So with some of the areas identified that is holding our healthcare sector almost to ransom it is clear that what we first need to do is hold on to the staff we already have but with the average hourly rate for care workers in the private sector at £7.82 per hour, a penny less than the national minimum wage for over 25s it is going to be an almost impossible task, as they too grow tired of the flaws that lie within. But adult social care services still face a £3.5billion funding gap by 2025 just to maintain existing standards of care and many would currently argue that standards are not at the required level. So you can argue as many are that simply focusing on a recruitment drive to get people into the sector is not going to solve the problems.


George McNamara quotes above "lack of training" as one of the many reasons as to why healthcare professionals are leaving and it comes to no surprise that at a time that the nursing bursaries were scraped, government funded qualifications were drastically reduced and with the cost now on employers to plug the gap staff are seeing a reduction in these qualifications being offered. Training providers have seen a reduction in healthcare professionals signing up to courses such a QCF qualifications and have therefore reduced their staffing levels accordingly. There has been an increase in Advanced Learner Loans processed as individuals who strive for career development are having to fund this themselves all with which comes at a cost!


With an increase in the amount of 'sick days' due to stress on the rise it is no wonder that social work activities contributed to 2080 cases per 100,000 and were second only to the education sector in 17/18. There is a direct correlation between the underlying issues in the sector and the increase in stress levels over the years and only one can wonder what the service delivery could be like if the Government finally stumped up the well needed cash injection the sector is begging for. This injection does not have to be a direct handout but by bringing back Nurse Bursaries and reinstating Government funded qualifications it will provide the platform we need to reinstate the confidence needed in our staff and show them that we are committed to their development long term. It will not solve all the issues we are faced but it would be a start.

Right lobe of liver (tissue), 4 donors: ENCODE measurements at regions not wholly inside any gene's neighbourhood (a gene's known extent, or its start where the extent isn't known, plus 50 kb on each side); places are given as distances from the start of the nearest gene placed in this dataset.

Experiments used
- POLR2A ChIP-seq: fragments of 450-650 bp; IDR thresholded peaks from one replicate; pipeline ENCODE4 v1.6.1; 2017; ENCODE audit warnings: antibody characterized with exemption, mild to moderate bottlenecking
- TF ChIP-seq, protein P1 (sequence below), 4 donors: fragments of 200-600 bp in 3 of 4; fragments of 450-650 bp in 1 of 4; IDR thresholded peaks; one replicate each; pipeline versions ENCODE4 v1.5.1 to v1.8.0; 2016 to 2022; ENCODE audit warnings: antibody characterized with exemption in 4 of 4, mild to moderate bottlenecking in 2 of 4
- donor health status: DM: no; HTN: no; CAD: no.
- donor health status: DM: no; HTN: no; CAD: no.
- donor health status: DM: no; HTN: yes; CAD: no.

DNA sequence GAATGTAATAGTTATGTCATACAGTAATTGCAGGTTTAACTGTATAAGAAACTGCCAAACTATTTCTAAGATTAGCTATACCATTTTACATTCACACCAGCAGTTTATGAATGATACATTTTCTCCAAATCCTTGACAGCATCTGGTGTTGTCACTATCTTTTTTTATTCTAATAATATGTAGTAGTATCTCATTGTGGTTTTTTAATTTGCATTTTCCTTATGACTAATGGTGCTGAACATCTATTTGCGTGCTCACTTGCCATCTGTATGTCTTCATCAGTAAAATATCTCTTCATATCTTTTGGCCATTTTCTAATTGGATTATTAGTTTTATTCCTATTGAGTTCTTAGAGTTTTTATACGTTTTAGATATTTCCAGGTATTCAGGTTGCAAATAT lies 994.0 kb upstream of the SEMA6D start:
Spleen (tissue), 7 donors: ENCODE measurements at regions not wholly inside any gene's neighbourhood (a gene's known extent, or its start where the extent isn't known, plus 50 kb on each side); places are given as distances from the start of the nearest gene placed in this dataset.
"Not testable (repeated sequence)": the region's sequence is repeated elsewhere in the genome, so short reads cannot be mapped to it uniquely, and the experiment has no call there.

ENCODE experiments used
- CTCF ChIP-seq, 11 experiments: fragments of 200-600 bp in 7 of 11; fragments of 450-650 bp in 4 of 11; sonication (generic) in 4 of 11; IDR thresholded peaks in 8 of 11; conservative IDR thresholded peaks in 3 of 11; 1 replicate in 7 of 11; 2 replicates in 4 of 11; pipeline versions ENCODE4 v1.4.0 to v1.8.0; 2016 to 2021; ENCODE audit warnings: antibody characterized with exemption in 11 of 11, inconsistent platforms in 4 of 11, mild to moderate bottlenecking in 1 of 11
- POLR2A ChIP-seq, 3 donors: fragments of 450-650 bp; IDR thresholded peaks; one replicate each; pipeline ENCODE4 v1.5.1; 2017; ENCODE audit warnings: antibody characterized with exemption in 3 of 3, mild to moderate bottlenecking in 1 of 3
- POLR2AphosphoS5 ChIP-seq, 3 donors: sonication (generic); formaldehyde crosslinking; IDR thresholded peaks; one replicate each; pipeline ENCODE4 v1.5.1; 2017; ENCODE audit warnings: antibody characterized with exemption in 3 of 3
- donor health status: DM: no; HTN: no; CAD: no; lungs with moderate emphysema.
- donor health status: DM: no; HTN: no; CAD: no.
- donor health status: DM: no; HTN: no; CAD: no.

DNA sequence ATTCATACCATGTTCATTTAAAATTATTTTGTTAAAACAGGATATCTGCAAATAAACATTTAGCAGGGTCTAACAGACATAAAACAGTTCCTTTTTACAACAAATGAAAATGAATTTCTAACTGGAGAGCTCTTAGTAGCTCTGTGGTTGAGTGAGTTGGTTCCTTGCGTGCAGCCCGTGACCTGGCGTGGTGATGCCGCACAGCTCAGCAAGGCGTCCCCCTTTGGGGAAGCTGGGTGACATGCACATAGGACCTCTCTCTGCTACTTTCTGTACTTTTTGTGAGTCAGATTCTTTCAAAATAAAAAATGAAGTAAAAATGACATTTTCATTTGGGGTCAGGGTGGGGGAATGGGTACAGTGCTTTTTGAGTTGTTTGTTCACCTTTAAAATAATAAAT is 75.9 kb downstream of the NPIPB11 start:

I recently came across Log My Care and quickly came to realise that there is a reason as to why they have just won Global Health & Pharma's award for Care Planning Software of the Year. Their Software is FREE and so i asked them how they have managed to create this software whilst keeping it free. They pointed me to their blog and this is where it all began "Although Care Software genuinely is a great way to mitigate all of these issues, many care providers just couldn’t afford the expensive software licences and just ‘battled on’ using paper to record care. The other thing we saw a lot of, were care providers struggling to really get to grips with a care system because it was too complicated for their carers and front line staff to actually use. It was a real shame because providers stood to gain so much from going digital – better insight into the care being delivered, big time savings, more 1-2-1 resident care and an easier way to provide evidence to inspectors."


"In the end, we decided to do something about it and set up Log my Care with two simple principles"


It just goes to show that there are some amazing people out there still fighting tooth and nail for the sake of our healthcare system and it if it was not for these people then our healthcare system may well have already collapsed!


Id love to hear your thoughts on the above but remember people try to keep it PG.